For this spring and summer the Finnish textile company Marimekko has created a new contemporary dimension to the print, called Marimekko Kioski – a curated collection of gender-neutral street-wear.
Marimekko was founded by the late Armi Ratia in 1951 and is best known for a giant sized asymmetrical poppy design, Unikko- which means Poppy in Finnish. The design was created in in 1964 at a time, when the company’s collections featured mostly abstract prints. Designer Maija Isola wanted to create something interesting from this organic theme and designed an entire range of floral prints. Today, the iconic flower represents creativity. The collection encapsulates Marimekko’s values of creative courage and the act of living, not pretending, by presenting its most iconic prints in a range of wearable staples.
In Marimekko’s creative community, doing things together has always been key to innovation and originality. The iconic patterns have been reborn and reworked time and time again in thousands of imaginative colour palettes. The Kioski collection was initially created to introduce Marimekko’s Unikko to a new, urban crowd and younger market.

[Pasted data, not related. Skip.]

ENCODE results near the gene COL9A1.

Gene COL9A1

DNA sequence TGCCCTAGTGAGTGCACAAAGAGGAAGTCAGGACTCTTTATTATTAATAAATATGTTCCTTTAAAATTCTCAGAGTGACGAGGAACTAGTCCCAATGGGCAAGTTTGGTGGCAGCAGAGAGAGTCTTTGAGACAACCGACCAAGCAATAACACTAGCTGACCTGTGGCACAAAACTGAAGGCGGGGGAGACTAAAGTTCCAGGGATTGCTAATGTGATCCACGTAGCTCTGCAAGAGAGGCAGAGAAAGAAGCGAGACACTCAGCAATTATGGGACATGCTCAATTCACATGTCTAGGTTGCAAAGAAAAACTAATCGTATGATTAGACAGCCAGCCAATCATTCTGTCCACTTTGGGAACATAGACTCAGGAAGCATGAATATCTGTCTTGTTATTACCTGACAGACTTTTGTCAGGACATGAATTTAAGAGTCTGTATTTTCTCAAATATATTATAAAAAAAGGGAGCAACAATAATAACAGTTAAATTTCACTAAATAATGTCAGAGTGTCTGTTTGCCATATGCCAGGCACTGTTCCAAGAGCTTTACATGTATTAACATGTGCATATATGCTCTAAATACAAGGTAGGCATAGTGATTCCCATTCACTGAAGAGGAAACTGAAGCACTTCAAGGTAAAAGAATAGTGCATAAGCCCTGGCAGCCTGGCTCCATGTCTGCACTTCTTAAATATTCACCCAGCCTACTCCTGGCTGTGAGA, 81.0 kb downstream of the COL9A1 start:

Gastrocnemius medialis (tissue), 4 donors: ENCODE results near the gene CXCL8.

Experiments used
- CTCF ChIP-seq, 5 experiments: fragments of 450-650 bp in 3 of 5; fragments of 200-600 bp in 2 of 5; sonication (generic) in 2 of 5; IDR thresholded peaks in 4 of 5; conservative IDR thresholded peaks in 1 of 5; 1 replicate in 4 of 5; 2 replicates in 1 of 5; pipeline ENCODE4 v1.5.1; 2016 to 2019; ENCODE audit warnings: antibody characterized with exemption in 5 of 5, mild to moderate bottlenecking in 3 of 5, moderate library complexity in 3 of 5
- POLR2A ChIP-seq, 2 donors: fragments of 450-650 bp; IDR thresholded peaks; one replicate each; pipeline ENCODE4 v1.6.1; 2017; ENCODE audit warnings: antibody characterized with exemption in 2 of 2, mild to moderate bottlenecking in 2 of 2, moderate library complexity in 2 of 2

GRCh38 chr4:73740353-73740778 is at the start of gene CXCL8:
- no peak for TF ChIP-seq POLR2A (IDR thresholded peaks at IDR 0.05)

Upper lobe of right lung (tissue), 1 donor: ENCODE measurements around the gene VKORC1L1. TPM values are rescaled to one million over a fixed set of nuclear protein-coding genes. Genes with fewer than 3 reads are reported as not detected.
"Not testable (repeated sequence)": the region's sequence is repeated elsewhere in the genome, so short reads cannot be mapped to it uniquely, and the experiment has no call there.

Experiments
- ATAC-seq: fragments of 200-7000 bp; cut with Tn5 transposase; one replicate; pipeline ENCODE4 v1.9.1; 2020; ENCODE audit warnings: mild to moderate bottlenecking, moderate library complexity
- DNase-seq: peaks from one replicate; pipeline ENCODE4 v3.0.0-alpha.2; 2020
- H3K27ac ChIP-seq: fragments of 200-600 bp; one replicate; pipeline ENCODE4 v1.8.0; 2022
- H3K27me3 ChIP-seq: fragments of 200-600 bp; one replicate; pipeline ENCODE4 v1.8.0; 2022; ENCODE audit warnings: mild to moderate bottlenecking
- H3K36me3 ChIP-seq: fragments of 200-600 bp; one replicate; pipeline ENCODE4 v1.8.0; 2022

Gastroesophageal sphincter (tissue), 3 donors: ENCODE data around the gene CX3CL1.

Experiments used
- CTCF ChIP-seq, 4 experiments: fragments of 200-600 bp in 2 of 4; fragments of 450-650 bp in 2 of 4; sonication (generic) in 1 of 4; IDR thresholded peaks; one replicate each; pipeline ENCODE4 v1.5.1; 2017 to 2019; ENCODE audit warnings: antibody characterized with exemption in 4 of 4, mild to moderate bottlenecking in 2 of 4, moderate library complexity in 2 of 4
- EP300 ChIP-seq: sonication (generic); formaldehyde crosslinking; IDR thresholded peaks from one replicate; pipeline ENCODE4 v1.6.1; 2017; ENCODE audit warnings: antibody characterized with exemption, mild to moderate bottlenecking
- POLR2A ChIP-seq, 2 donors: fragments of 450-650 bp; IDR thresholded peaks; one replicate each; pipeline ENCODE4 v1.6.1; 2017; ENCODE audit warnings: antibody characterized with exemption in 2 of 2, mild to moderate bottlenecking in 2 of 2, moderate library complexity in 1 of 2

For their Spring/Summer collection Marimekko collaborated with some of its favourite members of the vibrant Helsinki community of young doers and makers, and created a campaign celebrating creativity together with them. “For this new edition, we really wanted to celebrate the creative youth around us. The collection pieces are worn by some of the early adapters of what we’ve come to call Helsinki’s ‘Unikko streetwear phenomenon’,” says Marimekko’s ready-to-wear head designer Satu Maaranen.
Although Armi Ratia died in 1979 her company is still embracing her ideas. She was a trailblazer who made Marimekko a way of life, an attitude, a phenomenon embracing the everyday and the extraordinary.
As part of its ambitious sustainability agenda, one of the key objectives of Marimekko is to continuously increase the share of sustainable cotton and more sustainable materials in its products and packaging. With this in mind that have started using the new material Spinnova. It is a wood based fiber that contains no harmful chemicals. This method of production puts considerably less strain on the environment than, for example, viscose or cotton. The manufacture of Spinnova fiber consumes 99% less water than cotton production. The company produces both fashion and home wares collections. I think they are fabulous I hope you do too.
Review: Juliet Bawden